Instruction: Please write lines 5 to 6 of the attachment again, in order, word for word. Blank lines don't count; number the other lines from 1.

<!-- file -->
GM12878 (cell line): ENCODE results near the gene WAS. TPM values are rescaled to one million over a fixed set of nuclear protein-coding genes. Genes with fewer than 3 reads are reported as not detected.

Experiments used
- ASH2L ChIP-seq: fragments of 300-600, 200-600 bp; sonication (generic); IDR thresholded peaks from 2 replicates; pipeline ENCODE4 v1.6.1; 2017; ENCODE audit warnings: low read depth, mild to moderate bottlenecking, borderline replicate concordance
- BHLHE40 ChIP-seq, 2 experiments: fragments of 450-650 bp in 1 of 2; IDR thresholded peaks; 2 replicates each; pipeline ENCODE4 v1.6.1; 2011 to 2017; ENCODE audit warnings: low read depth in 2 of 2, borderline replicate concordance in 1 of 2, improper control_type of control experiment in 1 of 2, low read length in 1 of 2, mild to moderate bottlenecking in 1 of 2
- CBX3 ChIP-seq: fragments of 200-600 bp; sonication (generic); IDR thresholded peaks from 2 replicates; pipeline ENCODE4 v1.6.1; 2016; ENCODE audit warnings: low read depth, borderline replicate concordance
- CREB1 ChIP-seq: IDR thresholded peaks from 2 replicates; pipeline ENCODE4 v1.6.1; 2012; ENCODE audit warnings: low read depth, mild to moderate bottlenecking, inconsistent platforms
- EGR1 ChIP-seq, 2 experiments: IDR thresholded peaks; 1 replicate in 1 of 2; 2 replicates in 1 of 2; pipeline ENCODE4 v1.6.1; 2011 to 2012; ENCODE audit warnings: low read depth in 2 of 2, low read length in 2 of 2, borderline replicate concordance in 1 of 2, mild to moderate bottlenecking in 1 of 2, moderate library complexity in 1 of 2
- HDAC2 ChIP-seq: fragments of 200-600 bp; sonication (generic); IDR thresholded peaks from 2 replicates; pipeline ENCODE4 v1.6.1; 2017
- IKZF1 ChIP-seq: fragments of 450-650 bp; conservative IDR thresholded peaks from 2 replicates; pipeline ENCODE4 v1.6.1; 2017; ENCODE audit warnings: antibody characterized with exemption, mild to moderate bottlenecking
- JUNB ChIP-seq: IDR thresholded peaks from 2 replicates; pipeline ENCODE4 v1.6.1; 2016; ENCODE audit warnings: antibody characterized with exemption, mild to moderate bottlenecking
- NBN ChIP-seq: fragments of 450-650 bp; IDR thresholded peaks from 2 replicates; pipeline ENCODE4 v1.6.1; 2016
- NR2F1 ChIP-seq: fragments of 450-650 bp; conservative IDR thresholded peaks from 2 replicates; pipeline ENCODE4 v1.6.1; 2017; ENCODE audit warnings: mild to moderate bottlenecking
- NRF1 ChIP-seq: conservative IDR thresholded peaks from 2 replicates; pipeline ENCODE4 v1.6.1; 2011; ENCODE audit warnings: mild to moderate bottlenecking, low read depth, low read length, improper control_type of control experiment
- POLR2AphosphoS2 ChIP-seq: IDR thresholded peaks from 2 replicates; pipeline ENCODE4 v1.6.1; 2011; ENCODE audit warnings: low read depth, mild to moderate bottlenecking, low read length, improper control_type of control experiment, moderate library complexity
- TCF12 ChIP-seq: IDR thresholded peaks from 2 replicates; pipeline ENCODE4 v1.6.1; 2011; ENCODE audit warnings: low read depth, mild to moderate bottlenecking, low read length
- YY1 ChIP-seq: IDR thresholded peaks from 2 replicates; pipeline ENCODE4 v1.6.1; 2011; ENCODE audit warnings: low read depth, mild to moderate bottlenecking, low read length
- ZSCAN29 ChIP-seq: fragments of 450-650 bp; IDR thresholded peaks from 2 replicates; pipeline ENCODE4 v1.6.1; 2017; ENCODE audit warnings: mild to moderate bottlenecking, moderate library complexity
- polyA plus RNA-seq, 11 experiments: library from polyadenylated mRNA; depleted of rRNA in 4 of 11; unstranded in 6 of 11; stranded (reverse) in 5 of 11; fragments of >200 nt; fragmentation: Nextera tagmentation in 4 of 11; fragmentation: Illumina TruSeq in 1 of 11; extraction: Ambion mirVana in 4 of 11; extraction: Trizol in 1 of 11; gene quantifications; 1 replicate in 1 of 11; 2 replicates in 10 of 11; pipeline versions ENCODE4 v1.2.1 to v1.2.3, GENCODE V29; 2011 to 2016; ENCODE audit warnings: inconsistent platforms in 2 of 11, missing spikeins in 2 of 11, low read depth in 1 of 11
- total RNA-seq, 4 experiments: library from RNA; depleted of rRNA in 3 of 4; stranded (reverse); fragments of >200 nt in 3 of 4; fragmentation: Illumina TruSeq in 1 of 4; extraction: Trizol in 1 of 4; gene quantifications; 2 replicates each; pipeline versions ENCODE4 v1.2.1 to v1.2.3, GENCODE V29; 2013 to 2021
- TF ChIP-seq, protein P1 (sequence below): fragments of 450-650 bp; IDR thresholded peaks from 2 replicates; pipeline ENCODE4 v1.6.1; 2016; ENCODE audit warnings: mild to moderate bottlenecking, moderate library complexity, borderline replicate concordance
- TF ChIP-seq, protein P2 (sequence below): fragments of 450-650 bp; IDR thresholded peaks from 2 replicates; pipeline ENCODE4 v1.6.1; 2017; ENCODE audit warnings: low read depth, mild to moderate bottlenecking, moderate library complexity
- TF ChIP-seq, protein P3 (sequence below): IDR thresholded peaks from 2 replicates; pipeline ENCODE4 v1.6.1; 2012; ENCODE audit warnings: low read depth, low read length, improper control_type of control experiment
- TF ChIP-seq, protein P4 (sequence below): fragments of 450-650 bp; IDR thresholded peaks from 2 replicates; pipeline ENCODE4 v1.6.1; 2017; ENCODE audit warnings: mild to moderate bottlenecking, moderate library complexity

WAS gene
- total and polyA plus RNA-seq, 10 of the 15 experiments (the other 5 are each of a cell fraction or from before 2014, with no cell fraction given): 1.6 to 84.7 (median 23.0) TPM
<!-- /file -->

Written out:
- CBX3 ChIP-seq: fragments of 200-600 bp; sonication (generic); IDR thresholded peaks from 2 replicates; pipeline ENCODE4 v1.6.1; 2016; ENCODE audit warnings: low read depth, borderline replicate concordance
- CREB1 ChIP-seq: IDR thresholded peaks from 2 replicates; pipeline ENCODE4 v1.6.1; 2012; ENCODE audit warnings: low read depth, mild to moderate bottlenecking, inconsistent platforms